The US House and Senate has approved a three-year transportation bill which maintains current funding for building major highways but the cash for "transportation enhancements" - such as cycling and walking programmes - has been cut by up to 70 percent. The Safe Routes to School programme has been eliminated completely. A majority of US politicians wanted to see bike funding reduced from $790m to zero but had to compromise on savage cuts instead.
In March, 800 US cycle advocates at the National Bike Summit had lobbied politicians to maintain federal funding for bicycle projects. Industry folks joined advocates and all were keen to stress that more bicycling equals more bikes sold, more jobs, more tax revenue and less reliance on the healthcare system (this last point piques the interest of even hardened libertarians).
However, as John Burke, president of Trek, reports on his blog, cycling will no longer get a "fair shake in the transportation bill". He said industry and advocacy lobbying had failed: "we lost".
Burke said the fight goes on: "Bicycles are a simple solution to congestion problems, energy dependence, environmental issues, and health issues. We have won a lot of battles over the last 15 years and while we lost a big one this week, we will be back. Lesson learned, if everyone who really cared about making America a cycling friendly country got involved, we would have easily won this battle. Too many people sat on the sidelines and as a cause we need to be better organized next time around. We will be.
The America Bikes coalition — representing the nation’s leading bicycling and walking groups — and the Safe Routes to School National Partnership oppose the new transportation bill.Article continues below
Tim Blumenthal, president of the industry-funded Bikes Belong Coalition, wrote to the Bikes Belong board with some background information on programme eliminations and the creation of a Transportation Alternatives category from central Government.
"Dedicated funding for Safe Routes to School, which totaled $131 million in the last fiscal year, has been eliminated. Dedicated funding for Transportation Enhancements, which totaled $266 million for bike/ped funding in the last fiscal year, has also been eliminated.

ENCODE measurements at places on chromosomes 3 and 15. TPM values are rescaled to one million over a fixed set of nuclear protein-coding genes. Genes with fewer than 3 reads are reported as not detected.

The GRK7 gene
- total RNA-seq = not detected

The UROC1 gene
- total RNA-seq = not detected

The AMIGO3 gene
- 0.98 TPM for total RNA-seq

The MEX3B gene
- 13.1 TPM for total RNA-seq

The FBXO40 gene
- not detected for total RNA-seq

"Most potential bike funding programs and opportunities fall into a new category called Transportation Alternatives. Recreational Trails money for bike trails, which accounted for about $31 million in spending during the last fiscal year, is now included in this category, as is Safe Routes to School. The bad news about this category is that environmental mitigation (which used to be treated separately) has also been inserted, as have some projects that focus on road repairs and improvements. Exactly how much money is available to fund Transportation Alternatives is still being determined and debated, but it will likely be a small number compared to what has traditionally been available to support bike stuff."
Small comfort, perhaps, but Blumenthal said one change that could have a positive effect was that local governments will be able to decide how to spend half of the Transportation Alternatives money.
"This is a new provision, and it’s a good thing for bicycling because city and town leaders tend to value bike programs more highly than state departments of transportation," said Blumenthal.
Clutching at straws, he added: "There always is a chance for a final-hour rebellion against this bill. It could come from Tea Party members of Congress who are unhappy that the overall bill funding level requires money to be transferred in from the general fund. I don’t think this is likely, but I have to admit that we’re hoping it does. In that case, transportation funding would likely continue into early next year at current levels, and we’ve have additional time to push back against massive and disproportionate cuts.
"One thing is for sure: we will need to become more effective in each state and in more cities to secure the money that is available to make bicycling safer and easier for Americans."
Bikes Belong is one of the three organisations mulling over joining into a larger body, the thinking being a larger body could be a more effective lobbying force. The other organisations are the League of American Bicyclists (US equivalent of CTC) and the Alliance for Biking & Walking.